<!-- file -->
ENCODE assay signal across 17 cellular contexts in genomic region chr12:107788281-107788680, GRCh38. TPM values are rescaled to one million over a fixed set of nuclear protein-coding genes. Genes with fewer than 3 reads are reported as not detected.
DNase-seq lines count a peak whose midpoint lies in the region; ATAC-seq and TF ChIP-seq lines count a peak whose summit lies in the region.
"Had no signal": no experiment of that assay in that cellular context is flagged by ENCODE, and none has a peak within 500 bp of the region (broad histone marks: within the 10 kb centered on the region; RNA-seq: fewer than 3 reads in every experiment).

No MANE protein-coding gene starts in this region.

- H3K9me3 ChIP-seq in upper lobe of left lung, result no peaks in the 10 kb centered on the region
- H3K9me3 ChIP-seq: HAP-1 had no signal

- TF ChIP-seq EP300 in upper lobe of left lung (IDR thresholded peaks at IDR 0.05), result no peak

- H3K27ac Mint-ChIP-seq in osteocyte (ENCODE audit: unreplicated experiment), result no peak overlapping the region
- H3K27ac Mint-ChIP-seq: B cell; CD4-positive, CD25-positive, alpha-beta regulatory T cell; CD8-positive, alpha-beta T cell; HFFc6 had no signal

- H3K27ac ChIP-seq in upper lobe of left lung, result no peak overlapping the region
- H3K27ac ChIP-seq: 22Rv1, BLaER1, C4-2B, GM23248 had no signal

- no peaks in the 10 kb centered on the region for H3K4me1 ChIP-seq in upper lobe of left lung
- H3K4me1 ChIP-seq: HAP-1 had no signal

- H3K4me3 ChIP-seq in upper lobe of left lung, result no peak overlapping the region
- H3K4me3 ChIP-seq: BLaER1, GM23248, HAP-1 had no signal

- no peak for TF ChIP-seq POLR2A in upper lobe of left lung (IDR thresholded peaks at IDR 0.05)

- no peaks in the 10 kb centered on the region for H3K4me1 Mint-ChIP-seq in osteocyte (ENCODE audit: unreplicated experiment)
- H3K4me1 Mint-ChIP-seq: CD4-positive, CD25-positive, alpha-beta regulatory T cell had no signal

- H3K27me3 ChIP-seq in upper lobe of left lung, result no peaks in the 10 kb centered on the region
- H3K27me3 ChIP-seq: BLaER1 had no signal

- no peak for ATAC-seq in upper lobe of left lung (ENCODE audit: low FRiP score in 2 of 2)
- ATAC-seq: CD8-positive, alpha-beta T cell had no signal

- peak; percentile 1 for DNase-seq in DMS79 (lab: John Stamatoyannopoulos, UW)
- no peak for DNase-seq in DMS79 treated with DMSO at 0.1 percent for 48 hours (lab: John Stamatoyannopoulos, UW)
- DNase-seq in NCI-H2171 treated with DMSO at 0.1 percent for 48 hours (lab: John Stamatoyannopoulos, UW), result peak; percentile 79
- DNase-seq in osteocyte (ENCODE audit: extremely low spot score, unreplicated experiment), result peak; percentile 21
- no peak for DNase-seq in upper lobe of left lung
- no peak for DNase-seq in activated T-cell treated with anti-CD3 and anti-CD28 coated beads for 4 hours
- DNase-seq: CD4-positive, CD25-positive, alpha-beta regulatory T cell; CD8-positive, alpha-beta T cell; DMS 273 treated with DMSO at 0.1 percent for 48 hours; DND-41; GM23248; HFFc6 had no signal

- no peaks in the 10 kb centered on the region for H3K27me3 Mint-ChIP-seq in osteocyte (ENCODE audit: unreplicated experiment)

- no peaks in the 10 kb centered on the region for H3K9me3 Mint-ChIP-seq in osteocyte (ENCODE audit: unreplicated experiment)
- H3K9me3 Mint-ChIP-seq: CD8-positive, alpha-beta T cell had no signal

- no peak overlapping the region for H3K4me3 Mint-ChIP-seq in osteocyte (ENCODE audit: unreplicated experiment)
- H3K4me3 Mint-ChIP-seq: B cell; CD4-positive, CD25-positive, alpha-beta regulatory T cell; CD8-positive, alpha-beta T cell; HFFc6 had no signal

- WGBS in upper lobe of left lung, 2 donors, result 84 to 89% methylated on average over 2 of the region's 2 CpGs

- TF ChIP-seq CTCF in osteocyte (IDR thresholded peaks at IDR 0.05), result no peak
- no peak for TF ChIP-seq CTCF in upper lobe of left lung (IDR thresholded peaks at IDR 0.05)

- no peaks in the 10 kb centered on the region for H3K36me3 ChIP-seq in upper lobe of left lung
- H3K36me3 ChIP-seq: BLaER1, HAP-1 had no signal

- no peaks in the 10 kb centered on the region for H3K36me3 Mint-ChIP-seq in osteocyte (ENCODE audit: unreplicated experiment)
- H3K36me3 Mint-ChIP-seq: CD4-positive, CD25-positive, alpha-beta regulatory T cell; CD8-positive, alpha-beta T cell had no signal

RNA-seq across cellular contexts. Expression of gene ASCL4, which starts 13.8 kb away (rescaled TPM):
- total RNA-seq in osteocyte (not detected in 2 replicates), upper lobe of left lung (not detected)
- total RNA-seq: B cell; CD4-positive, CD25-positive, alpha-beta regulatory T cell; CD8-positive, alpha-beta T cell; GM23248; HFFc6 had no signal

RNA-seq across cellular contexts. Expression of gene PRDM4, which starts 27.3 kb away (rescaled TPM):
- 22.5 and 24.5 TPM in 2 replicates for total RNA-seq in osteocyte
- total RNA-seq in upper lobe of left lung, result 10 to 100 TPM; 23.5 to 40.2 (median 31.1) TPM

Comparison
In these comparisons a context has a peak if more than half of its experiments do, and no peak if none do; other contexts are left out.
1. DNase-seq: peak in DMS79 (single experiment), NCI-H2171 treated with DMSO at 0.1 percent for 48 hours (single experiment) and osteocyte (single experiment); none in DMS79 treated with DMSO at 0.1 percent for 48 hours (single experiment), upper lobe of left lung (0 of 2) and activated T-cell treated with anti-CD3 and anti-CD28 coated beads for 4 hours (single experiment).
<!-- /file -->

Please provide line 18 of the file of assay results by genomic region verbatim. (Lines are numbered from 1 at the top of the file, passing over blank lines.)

- H3K4me1 Mint-ChIP-seq: CD4-positive, CD25-positive, alpha-beta regulatory T cell had no signal